perspectives on brand valuation

Brand value is all the buzz these days, thanks to the recent release of Interbrand’s Best Global Brands report.  I preempted the action with a post a few weeks ago called “The Problem with Brand Valuation.”  In it I took issue with a specific aspect of most valuation methodologies — a factor to account for the impact of brand on purchase decision which gets applied on a category basis to each company’s market value.

This is just a quick follow-up to pass along 2 additional perspectives that I thought you might find interesting:

1.  2010 Best Global Brands – The Stock Market & Risk — a post on the blog of digital agency Sparxoo by David Capece.  The piece does a deep dive into the market performance of the “best” brands to answer some really important questions about the real, uh, value of brand valuation:

  • Do changes in brand value predict changes in stock value, or merely reflect information that is already priced in?   Apparently they have in all of the past 10 years except 2010.
  • Do the brands with the strongest momentum hold up in recessions? The answer to this question is a little more involved:  Yes, the largest brands tend to retain their brand value over time.  But it also appears that those brands that had the strongest momentum leading up to a peak are the very ones which performed the poorest immediately into the recession.
  • Can the Best Global Brands report provide insight into the broader market? David makes some really interesting observations about what the relationship between past brand performance and value indicates about the current market.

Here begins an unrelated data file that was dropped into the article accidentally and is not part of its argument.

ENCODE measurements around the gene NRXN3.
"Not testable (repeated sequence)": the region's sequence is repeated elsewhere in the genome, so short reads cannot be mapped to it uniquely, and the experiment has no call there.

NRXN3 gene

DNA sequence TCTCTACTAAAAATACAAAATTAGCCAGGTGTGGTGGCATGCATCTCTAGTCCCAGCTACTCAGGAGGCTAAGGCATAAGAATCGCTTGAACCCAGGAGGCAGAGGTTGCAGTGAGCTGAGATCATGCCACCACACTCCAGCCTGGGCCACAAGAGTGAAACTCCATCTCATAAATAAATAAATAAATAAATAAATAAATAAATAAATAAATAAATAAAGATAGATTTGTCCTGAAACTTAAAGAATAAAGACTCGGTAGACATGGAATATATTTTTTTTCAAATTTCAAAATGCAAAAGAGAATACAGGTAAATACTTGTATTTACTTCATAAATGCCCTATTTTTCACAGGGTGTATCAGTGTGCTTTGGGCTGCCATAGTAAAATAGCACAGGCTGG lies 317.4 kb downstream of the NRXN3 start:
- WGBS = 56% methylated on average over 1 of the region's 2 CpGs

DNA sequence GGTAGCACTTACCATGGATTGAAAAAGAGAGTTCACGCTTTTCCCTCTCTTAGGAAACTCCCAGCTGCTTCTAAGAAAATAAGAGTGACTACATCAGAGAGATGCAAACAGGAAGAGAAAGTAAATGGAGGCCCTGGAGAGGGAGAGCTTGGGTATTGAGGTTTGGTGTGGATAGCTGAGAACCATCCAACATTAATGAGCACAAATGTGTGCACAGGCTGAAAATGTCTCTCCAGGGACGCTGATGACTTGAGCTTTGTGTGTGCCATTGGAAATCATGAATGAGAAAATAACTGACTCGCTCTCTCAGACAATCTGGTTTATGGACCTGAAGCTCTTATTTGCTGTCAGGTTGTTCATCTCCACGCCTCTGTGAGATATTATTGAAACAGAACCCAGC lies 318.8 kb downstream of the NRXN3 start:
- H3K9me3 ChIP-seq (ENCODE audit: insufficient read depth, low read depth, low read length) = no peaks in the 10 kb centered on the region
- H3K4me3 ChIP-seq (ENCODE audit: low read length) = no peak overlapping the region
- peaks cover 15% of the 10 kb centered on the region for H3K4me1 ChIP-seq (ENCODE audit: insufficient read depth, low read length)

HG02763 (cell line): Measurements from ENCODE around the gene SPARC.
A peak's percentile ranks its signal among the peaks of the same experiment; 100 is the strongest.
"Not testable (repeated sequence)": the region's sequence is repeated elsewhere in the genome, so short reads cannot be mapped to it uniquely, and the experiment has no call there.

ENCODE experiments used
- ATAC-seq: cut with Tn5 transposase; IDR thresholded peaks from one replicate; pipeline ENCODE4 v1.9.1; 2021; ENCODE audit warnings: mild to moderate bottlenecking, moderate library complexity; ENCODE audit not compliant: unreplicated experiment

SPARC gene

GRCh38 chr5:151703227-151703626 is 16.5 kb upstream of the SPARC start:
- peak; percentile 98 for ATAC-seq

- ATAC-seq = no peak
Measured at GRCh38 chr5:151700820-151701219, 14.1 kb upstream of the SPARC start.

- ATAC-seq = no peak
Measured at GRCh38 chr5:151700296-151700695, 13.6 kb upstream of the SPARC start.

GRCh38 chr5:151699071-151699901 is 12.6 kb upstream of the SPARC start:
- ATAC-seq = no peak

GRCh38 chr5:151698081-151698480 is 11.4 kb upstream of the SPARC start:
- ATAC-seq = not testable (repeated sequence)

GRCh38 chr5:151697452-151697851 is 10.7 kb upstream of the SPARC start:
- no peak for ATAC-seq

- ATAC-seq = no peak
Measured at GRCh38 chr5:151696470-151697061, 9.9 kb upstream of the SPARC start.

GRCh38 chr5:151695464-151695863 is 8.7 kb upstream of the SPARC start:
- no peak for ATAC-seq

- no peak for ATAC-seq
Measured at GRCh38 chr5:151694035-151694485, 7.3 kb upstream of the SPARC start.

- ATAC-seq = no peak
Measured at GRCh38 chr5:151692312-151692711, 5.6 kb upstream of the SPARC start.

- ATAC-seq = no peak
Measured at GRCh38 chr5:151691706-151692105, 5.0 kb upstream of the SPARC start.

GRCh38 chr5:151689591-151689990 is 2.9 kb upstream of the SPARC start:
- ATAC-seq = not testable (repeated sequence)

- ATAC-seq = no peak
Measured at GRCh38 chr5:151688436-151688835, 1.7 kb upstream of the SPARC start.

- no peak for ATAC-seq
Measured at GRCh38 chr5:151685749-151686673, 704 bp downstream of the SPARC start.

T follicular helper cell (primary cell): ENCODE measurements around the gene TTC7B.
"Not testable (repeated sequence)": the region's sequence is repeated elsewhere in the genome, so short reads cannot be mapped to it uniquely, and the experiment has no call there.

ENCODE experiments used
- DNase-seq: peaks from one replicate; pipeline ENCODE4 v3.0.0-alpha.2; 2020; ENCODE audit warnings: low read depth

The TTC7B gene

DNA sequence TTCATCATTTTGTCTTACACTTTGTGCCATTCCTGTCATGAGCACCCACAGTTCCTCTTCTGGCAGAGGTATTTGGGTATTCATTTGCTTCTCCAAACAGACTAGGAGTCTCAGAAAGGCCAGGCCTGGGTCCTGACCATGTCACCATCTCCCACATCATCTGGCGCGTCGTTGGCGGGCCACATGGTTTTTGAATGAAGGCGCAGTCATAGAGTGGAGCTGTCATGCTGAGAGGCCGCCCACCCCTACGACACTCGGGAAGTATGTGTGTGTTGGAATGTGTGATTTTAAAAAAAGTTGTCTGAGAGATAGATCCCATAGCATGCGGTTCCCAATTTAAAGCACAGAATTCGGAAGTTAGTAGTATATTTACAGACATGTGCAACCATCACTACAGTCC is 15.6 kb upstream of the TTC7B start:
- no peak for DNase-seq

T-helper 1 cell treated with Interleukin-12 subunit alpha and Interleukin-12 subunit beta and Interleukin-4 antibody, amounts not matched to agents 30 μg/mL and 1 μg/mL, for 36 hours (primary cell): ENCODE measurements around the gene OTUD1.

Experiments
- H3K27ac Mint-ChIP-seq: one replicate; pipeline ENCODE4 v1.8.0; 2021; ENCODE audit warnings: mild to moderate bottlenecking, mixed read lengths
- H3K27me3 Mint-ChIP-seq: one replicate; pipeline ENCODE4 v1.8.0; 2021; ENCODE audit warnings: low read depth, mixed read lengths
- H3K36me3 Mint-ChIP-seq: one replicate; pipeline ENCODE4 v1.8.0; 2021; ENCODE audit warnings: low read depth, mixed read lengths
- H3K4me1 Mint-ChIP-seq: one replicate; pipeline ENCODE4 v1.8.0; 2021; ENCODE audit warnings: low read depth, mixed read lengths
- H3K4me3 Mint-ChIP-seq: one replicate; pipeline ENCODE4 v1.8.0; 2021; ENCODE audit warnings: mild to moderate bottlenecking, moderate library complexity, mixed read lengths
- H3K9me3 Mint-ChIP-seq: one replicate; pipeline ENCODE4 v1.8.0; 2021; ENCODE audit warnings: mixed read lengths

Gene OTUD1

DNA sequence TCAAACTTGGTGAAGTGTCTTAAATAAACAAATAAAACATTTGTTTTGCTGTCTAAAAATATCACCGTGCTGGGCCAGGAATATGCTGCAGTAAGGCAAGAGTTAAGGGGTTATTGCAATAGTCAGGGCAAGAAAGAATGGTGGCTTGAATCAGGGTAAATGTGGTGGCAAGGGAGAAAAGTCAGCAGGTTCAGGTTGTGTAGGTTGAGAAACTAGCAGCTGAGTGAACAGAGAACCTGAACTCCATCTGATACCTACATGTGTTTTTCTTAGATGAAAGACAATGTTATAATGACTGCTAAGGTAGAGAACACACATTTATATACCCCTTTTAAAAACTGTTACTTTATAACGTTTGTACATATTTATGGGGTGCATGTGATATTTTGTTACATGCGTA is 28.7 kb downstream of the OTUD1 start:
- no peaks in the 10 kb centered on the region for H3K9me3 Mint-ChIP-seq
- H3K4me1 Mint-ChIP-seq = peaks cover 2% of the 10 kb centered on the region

Check out the entire post — it’s really informative.

2.  Interbrand’s Rankings Are Nonsense — a post by brand strategist, author, and speaker Jonathan Salem Baskin.

While I have to respectfully disagree with some of Jonathan’s more provocative statements like “brands don’t exist” and “there are no brands, just constant acts of branding,” the post offers up a very compelling alternative model for measuring brand value.  It incorporates measures like:

  • efficiency — a company’s ability to create things not just faster, but more economically than lesser-known names
  • risk — a company’s ability to produce lower insurance exposure and higher business performance expectations, and
  • sustainability — a company’s ability to endure a product failure, corporate crime, or other negative impact.

I find a lot of merit in this way of thinking about brand value.

I hope you get as much out of reading different perspectives on brand valuation as I do.  Please share the resources you have on the topic on the comments here!

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